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AS and A Level: Thomas Hardy

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Five key concepts for a discussion of Hardy's novels

  1. 1 Irony.
  2. 2 Fate.
  3. 3 The pathetic fallacy.
  4. 4 Pessimism.
  5. 5 Agnosticism.

  • Marked by Teachers essays 6
  • Peer Reviewed essays 2
  1. Marked by a teacher

    Thomas Hardy - analysis of three poems. Afterwards, During wind and rain and After a journey.

    3 star(s)

    The poem opens with an image of the personified 'Present' that 'latches' behind the speaker. Hardy uses the word 'postern' which probably is associated to 'posterity' and to the succeeding generations. Hardy refers to his life as a 'tremulous stay', this image connotes to the word 'tremor'. Thus, he alludes to the fact that he was old, when he wrote this poem and is now concerned about what his reader will think of his work 'will the neighbours say'. Although, the dismal tone which is perceived at the beginning of the poem, the language used conveys visual imagery of nature, which is perceived 'Delicate' and positive.

    • Word count: 2171
  2. Marked by a teacher

    Tess says, Once victim, always victim thats the law. In the light of this remark, explore ways in which Hardy presents Tesss experiences in Tess of the DUrbervilles.

    3 star(s)

    As Anne Mickelson persuasively argues Tess is, "trained from childhood to fit herself for an inferior role, [and] she becomes early in life a prisoner to her sense of responsibility and duty to family."It is these family responsibilities that convince her to go and visit the D'Urbervilles which is the cause for the destruction for her life. She dedicates her whole life to her family by simply listening to her mother and visiting the D'Urbervilles, as the event that occurred there changes her whole life.

    • Word count: 2364
  3. Marked by a teacher

    The Mayor of Casterbridge - Henchard Vs Farfrae

    3 star(s)

    Farfrae on the other hand risks the weather hoping it'll be a good harvest. When the weather turns out good and Henchard has to sell his grain off for even less than he brought it for, he becomes bankrupt and looses everything. Whereas Farfrae makes a lot of money on the good harvest and ends up owning Henchard's manor house, furniture and even his business. This good fortune for Farfrae is a result of Henchard's ill luck because if Henchard risked the weather he wouldn't have lost his money, home or business which means Farfrae wouldn't have got any of it.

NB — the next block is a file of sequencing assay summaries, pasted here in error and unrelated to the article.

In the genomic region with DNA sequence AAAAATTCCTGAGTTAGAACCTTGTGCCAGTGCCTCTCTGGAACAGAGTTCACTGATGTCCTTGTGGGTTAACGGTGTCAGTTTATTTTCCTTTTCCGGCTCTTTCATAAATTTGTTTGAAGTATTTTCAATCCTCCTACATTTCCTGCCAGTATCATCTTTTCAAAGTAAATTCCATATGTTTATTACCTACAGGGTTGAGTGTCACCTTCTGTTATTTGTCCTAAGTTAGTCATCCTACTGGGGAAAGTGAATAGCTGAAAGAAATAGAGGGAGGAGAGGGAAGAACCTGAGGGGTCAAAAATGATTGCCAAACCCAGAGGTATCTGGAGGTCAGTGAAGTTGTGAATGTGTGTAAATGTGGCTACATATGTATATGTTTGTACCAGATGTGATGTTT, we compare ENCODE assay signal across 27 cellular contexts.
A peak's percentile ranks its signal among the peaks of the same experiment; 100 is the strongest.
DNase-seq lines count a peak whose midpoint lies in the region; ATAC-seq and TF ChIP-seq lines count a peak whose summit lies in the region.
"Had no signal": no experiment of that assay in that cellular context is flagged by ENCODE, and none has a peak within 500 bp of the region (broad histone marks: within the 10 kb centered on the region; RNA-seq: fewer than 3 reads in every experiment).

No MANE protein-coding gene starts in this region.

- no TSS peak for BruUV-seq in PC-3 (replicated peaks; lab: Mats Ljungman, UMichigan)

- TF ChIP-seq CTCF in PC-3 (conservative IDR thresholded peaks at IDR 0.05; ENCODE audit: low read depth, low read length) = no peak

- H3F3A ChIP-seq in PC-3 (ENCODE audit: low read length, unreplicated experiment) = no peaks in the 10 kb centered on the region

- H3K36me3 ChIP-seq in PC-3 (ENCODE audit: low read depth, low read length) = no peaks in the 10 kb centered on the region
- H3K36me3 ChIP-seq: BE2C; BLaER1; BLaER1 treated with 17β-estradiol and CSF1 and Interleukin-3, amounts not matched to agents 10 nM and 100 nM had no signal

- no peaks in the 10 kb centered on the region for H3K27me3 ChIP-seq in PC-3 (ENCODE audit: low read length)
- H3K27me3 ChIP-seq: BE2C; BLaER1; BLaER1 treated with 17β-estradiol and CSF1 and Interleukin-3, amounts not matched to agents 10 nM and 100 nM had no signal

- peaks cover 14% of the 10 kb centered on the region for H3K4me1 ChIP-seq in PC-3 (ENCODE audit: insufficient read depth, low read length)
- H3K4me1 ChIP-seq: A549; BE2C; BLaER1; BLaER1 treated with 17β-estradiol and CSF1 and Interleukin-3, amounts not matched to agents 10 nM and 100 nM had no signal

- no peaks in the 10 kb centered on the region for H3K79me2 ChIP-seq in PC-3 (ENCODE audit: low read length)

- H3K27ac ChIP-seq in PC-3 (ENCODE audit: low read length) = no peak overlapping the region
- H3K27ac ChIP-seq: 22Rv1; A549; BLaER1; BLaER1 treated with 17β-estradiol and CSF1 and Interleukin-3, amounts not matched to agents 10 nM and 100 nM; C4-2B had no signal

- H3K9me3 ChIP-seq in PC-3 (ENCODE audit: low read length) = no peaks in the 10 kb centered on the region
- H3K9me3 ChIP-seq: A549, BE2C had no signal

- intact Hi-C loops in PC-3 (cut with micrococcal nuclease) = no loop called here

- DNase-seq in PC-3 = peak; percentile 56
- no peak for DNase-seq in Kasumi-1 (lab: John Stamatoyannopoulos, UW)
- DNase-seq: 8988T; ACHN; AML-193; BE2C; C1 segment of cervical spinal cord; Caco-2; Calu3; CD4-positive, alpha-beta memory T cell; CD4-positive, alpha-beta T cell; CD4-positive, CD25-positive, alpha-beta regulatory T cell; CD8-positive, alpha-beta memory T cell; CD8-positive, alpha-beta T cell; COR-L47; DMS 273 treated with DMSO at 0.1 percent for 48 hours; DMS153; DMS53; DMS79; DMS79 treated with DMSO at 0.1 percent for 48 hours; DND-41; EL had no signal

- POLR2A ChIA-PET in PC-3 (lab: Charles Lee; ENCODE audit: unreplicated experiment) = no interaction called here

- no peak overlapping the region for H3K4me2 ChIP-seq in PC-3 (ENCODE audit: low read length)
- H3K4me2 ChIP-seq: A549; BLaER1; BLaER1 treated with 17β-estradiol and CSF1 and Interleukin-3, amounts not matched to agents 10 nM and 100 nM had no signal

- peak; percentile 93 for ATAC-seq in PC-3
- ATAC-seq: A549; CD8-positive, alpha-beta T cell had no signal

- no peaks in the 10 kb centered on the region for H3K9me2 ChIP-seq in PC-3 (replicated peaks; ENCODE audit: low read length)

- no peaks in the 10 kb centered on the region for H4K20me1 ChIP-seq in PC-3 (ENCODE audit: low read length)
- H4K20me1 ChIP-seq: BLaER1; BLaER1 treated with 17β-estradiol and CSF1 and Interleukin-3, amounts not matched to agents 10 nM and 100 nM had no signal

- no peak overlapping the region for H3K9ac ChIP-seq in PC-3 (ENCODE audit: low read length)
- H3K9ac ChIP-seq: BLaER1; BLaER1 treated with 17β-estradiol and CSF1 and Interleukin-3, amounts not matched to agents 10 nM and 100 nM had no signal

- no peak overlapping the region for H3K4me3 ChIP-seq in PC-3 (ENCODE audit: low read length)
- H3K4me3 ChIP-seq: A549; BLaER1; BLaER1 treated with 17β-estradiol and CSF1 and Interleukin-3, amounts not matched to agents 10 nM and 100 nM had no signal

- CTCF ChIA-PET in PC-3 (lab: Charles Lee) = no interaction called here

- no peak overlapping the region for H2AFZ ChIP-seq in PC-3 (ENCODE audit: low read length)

• Word count: 2139
  4. Compare and contrast the characters of Alec DUrberville and Angel Clare in Tess of the DUrbervilles (Phase the First Phase the Third)

    Alec is rich, powerful and lazy, everything that Angel despises about the "old families". Even the names of the characters reflect their personalities. Alexander brings to mind great noblemen, such as Alexander the Great, but the fact that the diminutive, Alec, is almost always used, suggests that perhaps the man has not lived up to the name. His surname at least sounds impressive, and the fact that it contains some of the title of the book seems to bestow a degree of importance. However, as the reader finds out just before Alec is introduced, the D'Urberville family don't actually have a claim to their name: it was an old ancestor who simply annexed the surname 'D'Urberville' in order to sound more genteel and more impressive.

    • Word count: 2257
  5. How does Hardy portray his grief and loss in The Voice?

    The title summarizes the poem by telling us what it might be about. It makes us wonder about what "The Voice" is and how it could relate to the poem. The Victorian's used to believe a lot about ghosts and afterlife. Thomas hardy is a prime example as he believes that his late wife had come down from heaven to talk to him. It shows how the Victorians have come to believe in ghosts otherwise he would never have believed that he was talking to his late wife.

    • Word count: 2003
  6. Deception is a Driving Factor in the development of the narrative. Discuss this suggestion with particular reference to Act 1 Scene 2 and Act 4 Scene 4.

    Shakespeare's use of reflection is another theme which runs through out. The two kings have been companions for many years and have a strong friendship: "They were trained together in their childhoods; and there rooted betwixt them then such an affection": their bond is strong and contented. However, both kings are destructive and quick tempered; reacting with anger and to certain situations, as might be perceived by the audience, to be irrational. For example the way Leontes rants about the supposed affair between Hermione and Polixenes: "Too hot, too hot! To mingle friendship far is mingling bloods.

    • Word count: 2275
  7. Good women- Bad men?

    He cannot drive the cart as he had a few too many the night before. If he had not drunken any alcohol then he would have got up early and delivered the beehives to the retailers in Casterbridge. Also because of Jack Durbeyfield not being able to work his young child Abraham is awakened in the middle of the night to accompany Tess in her travels, yet another reason to label him a bad man. On the other hand Tess's father is only trying to do what's best for his family and by sending Tess to live with relatives he thinks that she may become something more than what he has.